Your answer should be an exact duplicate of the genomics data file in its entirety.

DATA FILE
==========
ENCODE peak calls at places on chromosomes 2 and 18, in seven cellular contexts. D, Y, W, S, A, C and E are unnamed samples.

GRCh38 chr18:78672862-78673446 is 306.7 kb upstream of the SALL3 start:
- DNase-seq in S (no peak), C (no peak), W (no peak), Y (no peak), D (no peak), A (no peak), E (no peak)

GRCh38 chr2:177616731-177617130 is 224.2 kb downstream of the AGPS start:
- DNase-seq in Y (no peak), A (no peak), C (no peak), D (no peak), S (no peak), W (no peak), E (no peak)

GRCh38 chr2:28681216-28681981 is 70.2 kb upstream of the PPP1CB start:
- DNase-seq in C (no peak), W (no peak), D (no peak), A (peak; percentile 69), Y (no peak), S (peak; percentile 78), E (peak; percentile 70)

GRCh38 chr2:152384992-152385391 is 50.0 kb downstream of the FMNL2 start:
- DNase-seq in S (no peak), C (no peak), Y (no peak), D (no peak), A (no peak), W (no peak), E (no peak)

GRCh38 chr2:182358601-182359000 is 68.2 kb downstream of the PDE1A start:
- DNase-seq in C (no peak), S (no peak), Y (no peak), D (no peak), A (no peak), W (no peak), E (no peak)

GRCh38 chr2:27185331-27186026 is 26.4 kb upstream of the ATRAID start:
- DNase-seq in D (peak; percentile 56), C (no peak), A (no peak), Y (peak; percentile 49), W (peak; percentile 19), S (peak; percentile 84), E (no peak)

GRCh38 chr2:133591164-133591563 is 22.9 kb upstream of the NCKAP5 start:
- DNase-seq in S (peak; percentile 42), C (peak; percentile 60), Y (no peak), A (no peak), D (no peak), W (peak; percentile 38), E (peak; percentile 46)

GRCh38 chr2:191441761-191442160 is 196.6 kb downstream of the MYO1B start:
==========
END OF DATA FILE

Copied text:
ENCODE peak calls at places on chromosomes 2 and 18, in seven cellular contexts. D, Y, W, S, A, C and E are unnamed samples.

GRCh38 chr18:78672862-78673446 is 306.7 kb upstream of the SALL3 start:
- DNase-seq in S (no peak), C (no peak), W (no peak), Y (no peak), D (no peak), A (no peak), E (no peak)

GRCh38 chr2:177616731-177617130 is 224.2 kb downstream of the AGPS start:
- DNase-seq in Y (no peak), A (no peak), C (no peak), D (no peak), S (no peak), W (no peak), E (no peak)

GRCh38 chr2:28681216-28681981 is 70.2 kb upstream of the PPP1CB start:
- DNase-seq in C (no peak), W (no peak), D (no peak), A (peak; percentile 69), Y (no peak), S (peak; percentile 78), E (peak; percentile 70)

GRCh38 chr2:152384992-152385391 is 50.0 kb downstream of the FMNL2 start:
- DNase-seq in S (no peak), C (no peak), Y (no peak), D (no peak), A (no peak), W (no peak), E (no peak)

GRCh38 chr2:182358601-182359000 is 68.2 kb downstream of the PDE1A start:
- DNase-seq in C (no peak), S (no peak), Y (no peak), D (no peak), A (no peak), W (no peak), E (no peak)

GRCh38 chr2:27185331-27186026 is 26.4 kb upstream of the ATRAID start:
- DNase-seq in D (peak; percentile 56), C (no peak), A (no peak), Y (peak; percentile 49), W (peak; percentile 19), S (peak; percentile 84), E (no peak)

GRCh38 chr2:133591164-133591563 is 22.9 kb upstream of the NCKAP5 start:
- DNase-seq in S (peak; percentile 42), C (peak; percentile 60), Y (no peak), A (no peak), D (no peak), W (peak; percentile 38), E (peak; percentile 46)

GRCh38 chr2:191441761-191442160 is 196.6 kb downstream of the MYO1B start: